Multiple sclerosis (MS) is the most devastating neurological disease in young adults, affecting more than 2.5 million people worldwide. Current therapies to treat MS and other demyelinating diseases are primarily focused on control of the immune component and inflammation in the disease. These treatments are not directed at repairing the damage in the central nervous system through remyelination. Studies are currently underway in many laboratories to identify small molecules that will enhance remyelination. Some of these studies are focused on specific identifiable pathways, while others are essentially "black box" screens, for which the molecular target may not be known, but the phenotypic target, myelination, can be identified. Once such lead molecules are identified, their optimization is needed. Optimization includes medicinal chemistry, but the screening of derivatives of lead compounds can be a lengthy and possibly unsuccessful process, if the in vivo impact of these compounds is not established at an early stage. The current project focuses on developing a new in vivo screen for drugs that will enhance myelination. The zebrafish model is becoming an important in vivo screen for drugs. Myelination occurs in the zebrafish over a rapid time frame, with significant myelination of the spinal cord by seven days post fertilization. Given the transparency of the embryo, fluorescent protein tags are an easy screen for increases in myelination. In order to accomplish our main goal, we will develop a new transgenic zebrafish line that will be an excellent readout of myelination per se. We will drive fluorescent protein reporter expression with the Protein zero (P0) promoter, which in the zebrafish is expressed early and strongly in oligodendrocytes and only much later in the peripheral nervous system. This will specifically mark mature oligodendrocytes as well as their myelin sheaths, allowing fluorescent protein imaging as a rapid readout of drug efficacy. Using an in vivo approach will allow us to screen out numerous drugs for toxicity or other negative impacts. We will optimize imaging techniques as complementary readouts of myelination per se, studying in vivo time lapse imaging to establish optimal time frames and regional assessment of drugs enhancing myelination.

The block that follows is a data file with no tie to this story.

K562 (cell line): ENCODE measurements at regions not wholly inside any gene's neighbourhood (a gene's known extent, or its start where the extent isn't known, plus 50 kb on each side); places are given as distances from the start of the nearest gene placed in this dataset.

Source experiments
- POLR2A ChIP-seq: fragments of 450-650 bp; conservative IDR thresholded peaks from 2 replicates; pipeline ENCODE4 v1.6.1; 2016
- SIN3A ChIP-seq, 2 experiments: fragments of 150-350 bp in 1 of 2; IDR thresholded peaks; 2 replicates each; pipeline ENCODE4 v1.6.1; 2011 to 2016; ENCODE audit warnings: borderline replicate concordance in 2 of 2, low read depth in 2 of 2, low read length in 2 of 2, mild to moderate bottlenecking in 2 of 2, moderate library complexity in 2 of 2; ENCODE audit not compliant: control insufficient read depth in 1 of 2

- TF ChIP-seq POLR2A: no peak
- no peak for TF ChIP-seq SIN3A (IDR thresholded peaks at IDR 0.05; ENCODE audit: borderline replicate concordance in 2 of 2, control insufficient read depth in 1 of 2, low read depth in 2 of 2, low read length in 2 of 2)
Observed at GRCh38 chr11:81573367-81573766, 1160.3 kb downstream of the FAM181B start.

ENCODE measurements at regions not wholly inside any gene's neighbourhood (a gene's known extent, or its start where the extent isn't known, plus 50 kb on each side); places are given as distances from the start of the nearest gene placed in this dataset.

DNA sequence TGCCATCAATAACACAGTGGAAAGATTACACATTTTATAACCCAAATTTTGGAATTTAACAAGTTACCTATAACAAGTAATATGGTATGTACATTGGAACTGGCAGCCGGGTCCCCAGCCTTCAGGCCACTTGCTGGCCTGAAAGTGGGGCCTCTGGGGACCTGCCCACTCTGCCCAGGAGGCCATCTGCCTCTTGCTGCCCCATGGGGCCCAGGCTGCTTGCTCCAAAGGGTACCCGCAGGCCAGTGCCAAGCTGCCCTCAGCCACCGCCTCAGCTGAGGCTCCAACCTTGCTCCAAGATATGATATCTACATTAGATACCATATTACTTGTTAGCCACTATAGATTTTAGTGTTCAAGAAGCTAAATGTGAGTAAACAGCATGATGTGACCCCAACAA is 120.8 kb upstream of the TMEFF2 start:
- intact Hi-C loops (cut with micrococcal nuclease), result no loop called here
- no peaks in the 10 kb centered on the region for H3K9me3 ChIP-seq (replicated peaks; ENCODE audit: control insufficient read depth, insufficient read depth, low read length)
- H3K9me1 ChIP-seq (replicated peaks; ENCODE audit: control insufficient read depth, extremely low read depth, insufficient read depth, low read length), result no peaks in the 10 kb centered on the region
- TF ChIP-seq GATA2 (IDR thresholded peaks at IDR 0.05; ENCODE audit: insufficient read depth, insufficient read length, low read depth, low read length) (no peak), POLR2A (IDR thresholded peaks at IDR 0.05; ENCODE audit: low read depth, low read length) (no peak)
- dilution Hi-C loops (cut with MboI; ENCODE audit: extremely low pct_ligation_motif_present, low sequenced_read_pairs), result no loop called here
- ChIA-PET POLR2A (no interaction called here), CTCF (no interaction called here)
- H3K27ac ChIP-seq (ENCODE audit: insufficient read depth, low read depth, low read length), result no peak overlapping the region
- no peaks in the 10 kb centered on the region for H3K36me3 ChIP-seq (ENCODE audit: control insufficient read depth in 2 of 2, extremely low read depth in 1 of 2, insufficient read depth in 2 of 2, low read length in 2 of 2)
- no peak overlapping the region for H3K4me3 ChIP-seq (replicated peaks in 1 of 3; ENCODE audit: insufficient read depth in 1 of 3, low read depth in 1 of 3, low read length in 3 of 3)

Public Health Relevance

Multiple sclerosis (MS) is the most devastating neurological disease in young adults, affecting more than 2.5 million people worldwide. While therapies are being tested that reduce the immune/inflammatory component of the disease, repair and remyelination of the damaged tissue is still poorly treated. The current project focuses on developing zebrafish as a screening tool to optimize identifying drugs that will enhance myelination. The benefits of this system are that drugs can be screened in large numbers through a rapid in vivo system that tests efficacy and toxicity within five days, allowing rapid identification of optimized remyelination drugs for further preclinical testing.

Agency
National Institute of Health (NIH)
Institute
National Institute of Neurological Disorders and Stroke (NINDS)
Type
Exploratory/Developmental Grants (R21)
Project #
1R21NS078386-01
Application #
8287502
Study Section
National Institute of Neurological Disorders and Stroke Initial Review Group (NSD)
Program Officer
Utz, Ursula
Project Start
2012-04-01
Project End
2014-03-31
Budget Start
2012-04-01
Budget End
2013-03-31
Support Year
1
Fiscal Year
2012
Total Cost
$188,963
Indirect Cost
$63,963
Name
University of Colorado Denver
Department
Biology
Type
Schools of Medicine
DUNS #
041096314
City
Aurora
State
CO
Country
United States
Zip Code
80045